Prior to World War II the Latino community of Kansas consisted almost entirely of a first generation of Mexican migrants and their children. With World War II the community developed connections beyond the boundaries of local neighborhoods and became more organizationally diverse.
During World War II the United States needed Mexican labor. As a result, in 1942 it signed the Bracero program, the first of several treaties with Mexico to import labor for short periods of time. Nevertheless, migration was not a strong factor in the growth of the Kansas Latino community after the war. The demand for farmworkers was met by migrants who came in a great stream from south Texas to Canada, following demand for work in the wheat fields and in the sugar beet fields, until this latter crop declined in the 1950s. Although some migrants did settle out, seasonal movement in search of work characterized this mid-century population.
The classic work y no se lo trago la tierra/And the Earth Did Not Devour Them (1971), by the great Chicano writer Tomas Rivera, witnessed the experience of migrant labor in Kansas.25 As a boy, Rivera and his family worked the fields as part of the migrant stream.
Nevertheless, the Bracero program and its social incentives for people to not return to Mexico but to settle in the United States, even without legal documentation, had a different impact in Kansas. Because a population of what is called undocumented workers, or illegal migrants, increasingly became a matter of political concern, the United States developed a bureaucracy to attempt to track and deport people who did not have proper documents. The transfer of the Immigration and Naturalization Service to the Justice Department of the Federal Government in 1940 marked the beginning of a political concern with controlling and limiting Mexican migration at a time when demand for workers increased. Migration, legal and otherwise, and the activities of la Migra, as the INS was called in the Mexican community, became increasingly important in the consciousness of Kansas’s Latino community.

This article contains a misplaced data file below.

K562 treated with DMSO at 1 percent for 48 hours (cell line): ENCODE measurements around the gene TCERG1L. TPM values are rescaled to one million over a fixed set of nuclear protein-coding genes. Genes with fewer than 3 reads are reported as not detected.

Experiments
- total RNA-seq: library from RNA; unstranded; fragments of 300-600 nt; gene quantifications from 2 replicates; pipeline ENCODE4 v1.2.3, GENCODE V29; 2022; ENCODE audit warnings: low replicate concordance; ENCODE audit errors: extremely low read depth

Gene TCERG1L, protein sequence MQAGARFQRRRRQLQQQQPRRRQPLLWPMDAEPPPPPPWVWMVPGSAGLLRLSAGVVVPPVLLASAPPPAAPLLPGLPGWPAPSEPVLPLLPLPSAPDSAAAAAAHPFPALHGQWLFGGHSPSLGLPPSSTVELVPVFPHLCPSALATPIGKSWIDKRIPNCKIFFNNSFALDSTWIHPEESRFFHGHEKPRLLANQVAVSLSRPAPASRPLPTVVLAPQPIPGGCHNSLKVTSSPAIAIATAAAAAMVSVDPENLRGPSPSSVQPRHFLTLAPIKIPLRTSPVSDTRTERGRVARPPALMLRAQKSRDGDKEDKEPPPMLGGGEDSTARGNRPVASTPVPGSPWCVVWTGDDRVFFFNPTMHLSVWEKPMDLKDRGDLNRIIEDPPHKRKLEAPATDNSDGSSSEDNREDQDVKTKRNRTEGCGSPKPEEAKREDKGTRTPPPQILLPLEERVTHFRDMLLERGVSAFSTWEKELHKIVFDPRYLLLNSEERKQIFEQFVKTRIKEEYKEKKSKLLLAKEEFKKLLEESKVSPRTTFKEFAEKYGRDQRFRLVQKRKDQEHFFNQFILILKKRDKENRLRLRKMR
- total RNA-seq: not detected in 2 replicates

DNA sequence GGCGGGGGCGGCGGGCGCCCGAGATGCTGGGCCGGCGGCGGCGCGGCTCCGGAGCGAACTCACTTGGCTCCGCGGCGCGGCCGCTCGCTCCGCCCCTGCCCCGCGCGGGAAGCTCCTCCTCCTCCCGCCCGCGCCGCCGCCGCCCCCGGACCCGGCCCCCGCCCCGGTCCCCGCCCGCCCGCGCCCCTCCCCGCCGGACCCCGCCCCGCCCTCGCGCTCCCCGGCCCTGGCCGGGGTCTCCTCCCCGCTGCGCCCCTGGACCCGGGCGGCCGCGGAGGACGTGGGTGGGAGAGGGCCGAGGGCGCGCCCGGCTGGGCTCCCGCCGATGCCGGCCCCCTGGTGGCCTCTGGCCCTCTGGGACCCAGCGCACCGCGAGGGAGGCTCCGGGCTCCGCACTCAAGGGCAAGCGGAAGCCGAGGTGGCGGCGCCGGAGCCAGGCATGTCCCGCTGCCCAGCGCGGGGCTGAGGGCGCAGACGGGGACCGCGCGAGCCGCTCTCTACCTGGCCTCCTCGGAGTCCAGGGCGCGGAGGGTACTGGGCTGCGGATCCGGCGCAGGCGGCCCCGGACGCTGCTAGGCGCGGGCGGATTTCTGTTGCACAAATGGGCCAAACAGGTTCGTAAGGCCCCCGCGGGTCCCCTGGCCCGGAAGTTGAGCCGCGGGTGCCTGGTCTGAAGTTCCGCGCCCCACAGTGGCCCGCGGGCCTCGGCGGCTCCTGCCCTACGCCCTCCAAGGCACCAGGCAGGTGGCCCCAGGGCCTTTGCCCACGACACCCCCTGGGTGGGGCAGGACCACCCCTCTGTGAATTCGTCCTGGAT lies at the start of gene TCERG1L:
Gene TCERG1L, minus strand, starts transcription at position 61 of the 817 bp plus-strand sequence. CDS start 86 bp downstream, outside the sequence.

The Latino community of Kansas became progressively differentiated by historical experience, time of migration, and generations in the United States.26
Although there was a trickle of migrants entering the Latino community at midcentury, Kansas’s Latino community developed primarily in the succession of generations, from migrant parents who came in the early decades of the century to a war generation that grew up in the United States and whose children lived the social struggles that shook the country in the 1960s. Their lives were a successive struggle to gain access to mainstream society and to move up socially. Nevertheless, a great period of migration was to come in the last decades of the twentieth century, which was due to difficult conditions in Mexico and an increasing demand for Mexican labor in Kansas.
For example, Garden City, in southwest Kansas, developed an early, and important, Latino community because of sugar beet cultivation and processing as well as railroad work in the area.27 Today the county in which it is found, Finney County, has the highest relative percentage of Latinos in Kansas, 43.5 percent.28 This number is the result of almost 100 years of a community producing multiple generations and receiving new migration from Mexico and other countries in Latin America. This difference between those who had arrived earlier and those who have recently arrived in Kansas causes some tension within the community, which creates a separation of interest between new migrants, many of them undocumented, and long-time Garden City residents.